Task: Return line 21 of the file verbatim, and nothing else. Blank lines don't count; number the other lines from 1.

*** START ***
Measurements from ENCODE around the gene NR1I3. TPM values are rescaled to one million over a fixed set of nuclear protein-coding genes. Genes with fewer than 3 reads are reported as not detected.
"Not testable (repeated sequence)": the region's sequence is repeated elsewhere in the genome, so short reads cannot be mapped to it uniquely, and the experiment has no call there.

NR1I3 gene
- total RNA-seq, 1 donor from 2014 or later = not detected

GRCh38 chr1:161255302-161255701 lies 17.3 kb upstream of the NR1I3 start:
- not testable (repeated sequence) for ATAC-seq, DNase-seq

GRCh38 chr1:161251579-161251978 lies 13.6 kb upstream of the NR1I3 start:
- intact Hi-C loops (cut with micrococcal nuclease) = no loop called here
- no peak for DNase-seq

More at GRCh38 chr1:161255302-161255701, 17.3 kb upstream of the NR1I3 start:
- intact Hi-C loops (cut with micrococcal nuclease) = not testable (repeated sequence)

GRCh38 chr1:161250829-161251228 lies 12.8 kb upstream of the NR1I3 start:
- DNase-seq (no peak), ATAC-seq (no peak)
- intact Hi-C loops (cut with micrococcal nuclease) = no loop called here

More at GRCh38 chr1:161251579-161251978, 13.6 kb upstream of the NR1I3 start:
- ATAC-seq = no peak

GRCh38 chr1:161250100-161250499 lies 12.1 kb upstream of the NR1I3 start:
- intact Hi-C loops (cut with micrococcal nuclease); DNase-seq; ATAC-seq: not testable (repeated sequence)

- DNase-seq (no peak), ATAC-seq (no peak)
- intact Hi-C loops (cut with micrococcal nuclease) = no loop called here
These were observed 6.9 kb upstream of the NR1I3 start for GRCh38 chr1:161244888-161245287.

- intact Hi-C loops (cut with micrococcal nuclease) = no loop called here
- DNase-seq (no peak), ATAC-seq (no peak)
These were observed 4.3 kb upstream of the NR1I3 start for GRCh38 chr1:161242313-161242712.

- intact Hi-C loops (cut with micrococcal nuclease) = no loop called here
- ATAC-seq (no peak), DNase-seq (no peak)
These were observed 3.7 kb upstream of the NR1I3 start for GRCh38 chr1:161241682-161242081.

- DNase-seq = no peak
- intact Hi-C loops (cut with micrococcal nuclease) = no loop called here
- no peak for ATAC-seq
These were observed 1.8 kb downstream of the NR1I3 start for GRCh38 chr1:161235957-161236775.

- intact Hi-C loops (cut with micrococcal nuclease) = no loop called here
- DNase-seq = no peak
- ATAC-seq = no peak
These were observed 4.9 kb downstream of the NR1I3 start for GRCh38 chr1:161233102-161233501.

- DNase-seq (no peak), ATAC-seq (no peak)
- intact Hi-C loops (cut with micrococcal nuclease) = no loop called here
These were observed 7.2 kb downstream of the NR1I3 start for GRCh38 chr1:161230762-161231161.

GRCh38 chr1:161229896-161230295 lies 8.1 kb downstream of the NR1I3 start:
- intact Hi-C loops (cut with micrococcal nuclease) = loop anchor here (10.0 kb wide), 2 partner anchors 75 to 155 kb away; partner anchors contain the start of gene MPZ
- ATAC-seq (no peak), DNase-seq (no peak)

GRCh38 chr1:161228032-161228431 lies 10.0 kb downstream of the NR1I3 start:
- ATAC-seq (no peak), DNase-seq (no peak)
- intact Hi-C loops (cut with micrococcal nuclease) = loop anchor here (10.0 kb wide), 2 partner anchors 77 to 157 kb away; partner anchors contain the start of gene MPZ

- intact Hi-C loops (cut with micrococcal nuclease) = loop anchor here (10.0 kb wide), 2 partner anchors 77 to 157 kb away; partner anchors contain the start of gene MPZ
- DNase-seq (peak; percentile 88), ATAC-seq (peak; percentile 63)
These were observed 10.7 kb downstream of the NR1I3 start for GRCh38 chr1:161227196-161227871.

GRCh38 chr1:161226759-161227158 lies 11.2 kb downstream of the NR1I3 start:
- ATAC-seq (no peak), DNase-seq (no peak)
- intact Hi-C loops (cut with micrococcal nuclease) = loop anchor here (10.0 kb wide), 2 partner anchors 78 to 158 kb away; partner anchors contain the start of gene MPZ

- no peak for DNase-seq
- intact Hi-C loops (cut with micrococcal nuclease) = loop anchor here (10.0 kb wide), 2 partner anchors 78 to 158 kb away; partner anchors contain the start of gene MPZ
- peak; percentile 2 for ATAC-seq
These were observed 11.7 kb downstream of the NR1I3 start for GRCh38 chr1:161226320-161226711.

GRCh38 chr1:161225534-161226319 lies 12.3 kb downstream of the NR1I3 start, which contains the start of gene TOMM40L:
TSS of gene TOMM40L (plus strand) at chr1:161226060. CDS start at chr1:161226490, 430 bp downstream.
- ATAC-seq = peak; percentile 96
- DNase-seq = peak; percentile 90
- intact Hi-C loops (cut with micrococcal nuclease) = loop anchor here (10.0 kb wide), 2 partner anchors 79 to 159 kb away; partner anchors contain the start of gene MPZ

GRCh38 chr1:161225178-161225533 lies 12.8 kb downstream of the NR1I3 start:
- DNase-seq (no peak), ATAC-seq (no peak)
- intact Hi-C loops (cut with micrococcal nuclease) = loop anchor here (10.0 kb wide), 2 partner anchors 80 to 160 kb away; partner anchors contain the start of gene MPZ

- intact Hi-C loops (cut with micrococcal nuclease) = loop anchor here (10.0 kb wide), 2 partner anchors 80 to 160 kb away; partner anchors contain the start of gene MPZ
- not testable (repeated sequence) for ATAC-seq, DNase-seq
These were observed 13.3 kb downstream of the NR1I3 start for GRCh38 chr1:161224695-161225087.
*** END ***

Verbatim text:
These were observed 6.9 kb upstream of the NR1I3 start for GRCh38 chr1:161244888-161245287.